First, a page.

The Space Race: Is It Worth It?

 

 

Photo provided by ibtimes.com
Photo provided by ibtimes.com
Lemar Agnew
Contributor 

Some people think governments should spend as much money as possible exploring outer space (for example, traveling to the Moon and to other planets). Other people disagree and think governments should spend this money for our basic needs on Earth.

Personally, I feel like we shouldn’t break the bank, but we should save money and put that money aside for when the U.S. wants to start an expedition. According to www.space.com, a mere 4 percent of our universe has been explored. Think about it. That’s a lot of discovering and new information we could possibly uncover.

That stat is mind-boggling and makes me think about how huge our universe is. For me, it also makes me wonder if there is other forms of life out there like extraterrestrials. Also, scientists believe that there is more than one billion planets, which makes life being in another planet even more probable. With the proper funds, we could go on longer and further expeditions to learn information about the possibility of life in other places in outer space.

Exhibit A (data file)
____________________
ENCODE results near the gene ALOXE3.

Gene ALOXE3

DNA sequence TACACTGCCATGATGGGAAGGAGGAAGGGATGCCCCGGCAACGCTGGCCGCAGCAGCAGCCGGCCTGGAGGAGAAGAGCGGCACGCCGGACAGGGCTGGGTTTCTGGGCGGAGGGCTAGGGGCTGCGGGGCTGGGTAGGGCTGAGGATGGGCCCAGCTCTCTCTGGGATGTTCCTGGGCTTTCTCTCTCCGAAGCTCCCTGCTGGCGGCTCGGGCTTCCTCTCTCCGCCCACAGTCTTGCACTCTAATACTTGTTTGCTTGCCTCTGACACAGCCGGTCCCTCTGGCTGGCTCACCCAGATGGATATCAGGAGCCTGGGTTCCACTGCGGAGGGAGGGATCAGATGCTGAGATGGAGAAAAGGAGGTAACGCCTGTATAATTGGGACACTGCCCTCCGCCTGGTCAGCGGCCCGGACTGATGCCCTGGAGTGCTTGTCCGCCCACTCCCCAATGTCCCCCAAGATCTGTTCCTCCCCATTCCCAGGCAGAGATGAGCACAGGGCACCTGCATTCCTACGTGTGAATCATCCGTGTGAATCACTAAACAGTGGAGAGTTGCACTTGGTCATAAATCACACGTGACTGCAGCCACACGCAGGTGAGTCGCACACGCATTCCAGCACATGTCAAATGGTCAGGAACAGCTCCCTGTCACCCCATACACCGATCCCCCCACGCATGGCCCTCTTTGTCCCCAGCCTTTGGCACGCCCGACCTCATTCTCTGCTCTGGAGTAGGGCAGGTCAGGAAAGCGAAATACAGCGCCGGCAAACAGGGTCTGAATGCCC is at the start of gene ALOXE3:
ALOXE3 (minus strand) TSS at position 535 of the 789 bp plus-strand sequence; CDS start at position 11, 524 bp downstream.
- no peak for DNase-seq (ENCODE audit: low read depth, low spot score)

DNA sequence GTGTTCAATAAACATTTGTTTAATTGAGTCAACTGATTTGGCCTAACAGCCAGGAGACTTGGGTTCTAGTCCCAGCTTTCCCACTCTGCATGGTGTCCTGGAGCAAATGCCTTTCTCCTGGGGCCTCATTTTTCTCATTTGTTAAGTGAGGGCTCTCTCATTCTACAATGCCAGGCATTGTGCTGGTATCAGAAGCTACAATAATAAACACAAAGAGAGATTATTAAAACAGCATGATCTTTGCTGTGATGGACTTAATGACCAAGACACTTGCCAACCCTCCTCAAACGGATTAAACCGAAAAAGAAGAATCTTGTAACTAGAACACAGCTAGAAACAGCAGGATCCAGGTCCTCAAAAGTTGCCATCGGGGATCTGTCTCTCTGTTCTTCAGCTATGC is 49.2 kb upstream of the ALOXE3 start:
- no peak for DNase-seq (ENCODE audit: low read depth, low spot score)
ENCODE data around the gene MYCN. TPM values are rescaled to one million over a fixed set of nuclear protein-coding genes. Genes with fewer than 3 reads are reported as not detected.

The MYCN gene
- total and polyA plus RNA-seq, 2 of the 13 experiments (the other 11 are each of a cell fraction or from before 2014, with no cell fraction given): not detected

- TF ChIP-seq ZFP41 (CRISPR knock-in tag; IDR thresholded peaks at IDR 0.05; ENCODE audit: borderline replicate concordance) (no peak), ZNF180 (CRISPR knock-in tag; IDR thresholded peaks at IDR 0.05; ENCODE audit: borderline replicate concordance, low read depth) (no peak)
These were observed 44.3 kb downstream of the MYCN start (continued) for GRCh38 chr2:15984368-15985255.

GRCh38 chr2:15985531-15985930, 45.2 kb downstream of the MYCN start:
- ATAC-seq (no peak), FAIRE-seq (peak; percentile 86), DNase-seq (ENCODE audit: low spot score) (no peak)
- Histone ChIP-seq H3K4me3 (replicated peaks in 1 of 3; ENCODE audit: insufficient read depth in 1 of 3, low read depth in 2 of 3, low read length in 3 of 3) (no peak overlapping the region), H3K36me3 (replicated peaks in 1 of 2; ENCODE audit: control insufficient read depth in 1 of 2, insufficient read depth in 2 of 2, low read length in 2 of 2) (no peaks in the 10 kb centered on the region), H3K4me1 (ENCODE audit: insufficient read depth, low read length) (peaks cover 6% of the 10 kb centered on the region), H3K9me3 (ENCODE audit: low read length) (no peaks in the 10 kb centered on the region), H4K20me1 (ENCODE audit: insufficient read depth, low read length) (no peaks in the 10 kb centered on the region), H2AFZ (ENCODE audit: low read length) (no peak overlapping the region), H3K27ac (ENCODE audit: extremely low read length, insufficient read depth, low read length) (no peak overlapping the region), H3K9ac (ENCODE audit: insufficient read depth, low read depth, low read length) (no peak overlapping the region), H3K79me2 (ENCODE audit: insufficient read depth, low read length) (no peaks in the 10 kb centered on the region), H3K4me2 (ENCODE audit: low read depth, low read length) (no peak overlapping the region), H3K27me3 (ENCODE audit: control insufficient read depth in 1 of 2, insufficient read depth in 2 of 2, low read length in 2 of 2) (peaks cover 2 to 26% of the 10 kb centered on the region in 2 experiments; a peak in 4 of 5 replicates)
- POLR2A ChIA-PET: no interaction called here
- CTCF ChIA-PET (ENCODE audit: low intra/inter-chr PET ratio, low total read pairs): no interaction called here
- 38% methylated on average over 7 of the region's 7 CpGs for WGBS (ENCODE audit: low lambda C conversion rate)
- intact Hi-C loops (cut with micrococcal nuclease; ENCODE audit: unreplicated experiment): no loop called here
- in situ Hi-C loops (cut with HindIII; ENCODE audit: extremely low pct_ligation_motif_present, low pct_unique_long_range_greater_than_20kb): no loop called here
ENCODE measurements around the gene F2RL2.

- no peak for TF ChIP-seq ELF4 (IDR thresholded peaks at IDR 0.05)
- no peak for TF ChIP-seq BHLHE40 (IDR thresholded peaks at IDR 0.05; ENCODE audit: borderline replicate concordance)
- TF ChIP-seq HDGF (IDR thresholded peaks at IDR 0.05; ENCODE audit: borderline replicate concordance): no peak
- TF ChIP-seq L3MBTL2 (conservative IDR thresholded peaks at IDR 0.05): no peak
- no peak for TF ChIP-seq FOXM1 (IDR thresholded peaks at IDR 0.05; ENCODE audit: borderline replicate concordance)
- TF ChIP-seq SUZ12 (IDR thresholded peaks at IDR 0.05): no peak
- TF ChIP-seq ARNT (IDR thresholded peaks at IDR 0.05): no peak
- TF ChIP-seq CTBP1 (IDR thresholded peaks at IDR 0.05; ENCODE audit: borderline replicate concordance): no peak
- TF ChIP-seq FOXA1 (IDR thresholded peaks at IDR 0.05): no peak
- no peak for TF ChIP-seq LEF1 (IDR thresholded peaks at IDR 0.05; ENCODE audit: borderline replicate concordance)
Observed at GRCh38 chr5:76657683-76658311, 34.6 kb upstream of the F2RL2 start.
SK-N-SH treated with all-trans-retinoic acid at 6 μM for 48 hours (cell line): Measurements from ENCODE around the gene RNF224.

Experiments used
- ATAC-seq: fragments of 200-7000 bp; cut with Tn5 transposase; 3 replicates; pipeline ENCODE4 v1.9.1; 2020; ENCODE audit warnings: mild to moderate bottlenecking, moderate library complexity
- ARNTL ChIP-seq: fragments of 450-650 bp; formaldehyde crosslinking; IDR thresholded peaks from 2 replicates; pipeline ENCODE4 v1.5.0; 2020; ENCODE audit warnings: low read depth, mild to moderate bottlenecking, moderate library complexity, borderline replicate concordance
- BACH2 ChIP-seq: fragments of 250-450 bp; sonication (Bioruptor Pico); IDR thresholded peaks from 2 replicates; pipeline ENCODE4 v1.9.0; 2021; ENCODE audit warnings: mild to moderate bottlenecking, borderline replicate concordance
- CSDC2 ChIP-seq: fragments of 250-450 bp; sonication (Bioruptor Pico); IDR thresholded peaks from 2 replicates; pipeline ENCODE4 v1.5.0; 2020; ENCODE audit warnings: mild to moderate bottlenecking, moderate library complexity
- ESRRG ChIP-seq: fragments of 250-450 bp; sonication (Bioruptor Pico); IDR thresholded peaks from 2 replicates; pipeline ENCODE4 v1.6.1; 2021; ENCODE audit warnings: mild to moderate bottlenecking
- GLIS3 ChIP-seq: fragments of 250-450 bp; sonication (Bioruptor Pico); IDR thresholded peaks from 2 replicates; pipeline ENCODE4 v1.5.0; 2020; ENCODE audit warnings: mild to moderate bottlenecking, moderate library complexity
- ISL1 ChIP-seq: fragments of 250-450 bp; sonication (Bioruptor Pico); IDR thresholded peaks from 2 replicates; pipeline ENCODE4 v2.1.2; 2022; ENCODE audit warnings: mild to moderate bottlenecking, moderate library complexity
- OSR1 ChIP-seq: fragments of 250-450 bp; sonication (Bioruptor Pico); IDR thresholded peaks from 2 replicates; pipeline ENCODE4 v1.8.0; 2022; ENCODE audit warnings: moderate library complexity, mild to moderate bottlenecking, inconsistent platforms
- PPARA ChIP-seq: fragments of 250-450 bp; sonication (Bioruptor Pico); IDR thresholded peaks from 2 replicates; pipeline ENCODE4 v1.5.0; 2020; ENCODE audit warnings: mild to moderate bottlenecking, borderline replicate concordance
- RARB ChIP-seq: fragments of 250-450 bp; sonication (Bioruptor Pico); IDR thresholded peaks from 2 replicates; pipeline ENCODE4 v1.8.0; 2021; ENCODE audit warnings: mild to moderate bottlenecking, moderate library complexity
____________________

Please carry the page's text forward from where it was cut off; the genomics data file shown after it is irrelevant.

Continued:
People also believe that we should colonize a new planet soon because of how badly Earth is damaged right now. According to the 2012 UN Program, our world should only sustain eight to 16 billion people. Since we already surpassed seven billion, we should allow astronauts to discover new living habitats for humans, as well as new material we could potentially use. For example, the moon has helium-3, a very rare isotope on Earth that is already used for nuclear fusion research.

The asteroid threat is also a big concern for us, but it has to be taken into consideration: a stable well-funded space program must have the capacity to monitor large asteroids that could potentially wipe out our planet.

Small asteroids break up in the atmosphere all the time, but there are some meteors that are more than 100 metres in diameter. We should be watching for these deadly projectiles. Thankfully, we already have instruments that allow us (in most cases) to predict and study asteroids’ transit. But, there is so much more to learn.

lnagnew@lc.edu
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